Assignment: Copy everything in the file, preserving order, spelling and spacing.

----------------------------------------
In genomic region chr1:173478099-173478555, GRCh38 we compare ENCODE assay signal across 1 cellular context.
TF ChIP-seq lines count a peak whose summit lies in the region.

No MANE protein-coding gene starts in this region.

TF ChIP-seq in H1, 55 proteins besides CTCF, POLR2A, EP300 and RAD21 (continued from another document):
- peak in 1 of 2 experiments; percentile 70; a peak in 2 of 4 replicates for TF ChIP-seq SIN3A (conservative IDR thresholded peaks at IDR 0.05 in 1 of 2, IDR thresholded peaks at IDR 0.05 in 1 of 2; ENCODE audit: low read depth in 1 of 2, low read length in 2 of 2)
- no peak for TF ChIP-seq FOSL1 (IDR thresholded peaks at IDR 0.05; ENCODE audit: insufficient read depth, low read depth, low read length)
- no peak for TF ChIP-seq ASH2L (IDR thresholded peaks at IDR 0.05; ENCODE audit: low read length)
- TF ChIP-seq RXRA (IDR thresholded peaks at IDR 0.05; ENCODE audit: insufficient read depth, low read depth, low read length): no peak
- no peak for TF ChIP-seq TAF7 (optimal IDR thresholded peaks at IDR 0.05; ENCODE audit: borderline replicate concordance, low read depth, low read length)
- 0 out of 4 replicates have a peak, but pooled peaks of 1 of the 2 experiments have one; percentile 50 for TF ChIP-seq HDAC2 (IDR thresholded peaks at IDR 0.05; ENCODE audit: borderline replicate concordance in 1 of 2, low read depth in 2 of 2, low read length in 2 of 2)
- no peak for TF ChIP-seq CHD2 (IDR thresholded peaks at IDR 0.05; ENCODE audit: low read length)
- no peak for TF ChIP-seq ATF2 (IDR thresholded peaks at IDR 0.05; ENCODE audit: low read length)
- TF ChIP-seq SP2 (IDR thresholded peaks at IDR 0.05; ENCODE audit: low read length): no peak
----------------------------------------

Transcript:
In genomic region chr1:173478099-173478555, GRCh38 we compare ENCODE assay signal across 1 cellular context.
TF ChIP-seq lines count a peak whose summit lies in the region.

No MANE protein-coding gene starts in this region.

TF ChIP-seq in H1, 55 proteins besides CTCF, POLR2A, EP300 and RAD21 (continued from another document):
- peak in 1 of 2 experiments; percentile 70; a peak in 2 of 4 replicates for TF ChIP-seq SIN3A (conservative IDR thresholded peaks at IDR 0.05 in 1 of 2, IDR thresholded peaks at IDR 0.05 in 1 of 2; ENCODE audit: low read depth in 1 of 2, low read length in 2 of 2)
- no peak for TF ChIP-seq FOSL1 (IDR thresholded peaks at IDR 0.05; ENCODE audit: insufficient read depth, low read depth, low read length)
- no peak for TF ChIP-seq ASH2L (IDR thresholded peaks at IDR 0.05; ENCODE audit: low read length)
- TF ChIP-seq RXRA (IDR thresholded peaks at IDR 0.05; ENCODE audit: insufficient read depth, low read depth, low read length): no peak
- no peak for TF ChIP-seq TAF7 (optimal IDR thresholded peaks at IDR 0.05; ENCODE audit: borderline replicate concordance, low read depth, low read length)
- 0 out of 4 replicates have a peak, but pooled peaks of 1 of the 2 experiments have one; percentile 50 for TF ChIP-seq HDAC2 (IDR thresholded peaks at IDR 0.05; ENCODE audit: borderline replicate concordance in 1 of 2, low read depth in 2 of 2, low read length in 2 of 2)
- no peak for TF ChIP-seq CHD2 (IDR thresholded peaks at IDR 0.05; ENCODE audit: low read length)
- no peak for TF ChIP-seq ATF2 (IDR thresholded peaks at IDR 0.05; ENCODE audit: low read length)
- TF ChIP-seq SP2 (IDR thresholded peaks at IDR 0.05; ENCODE audit: low read length): no peak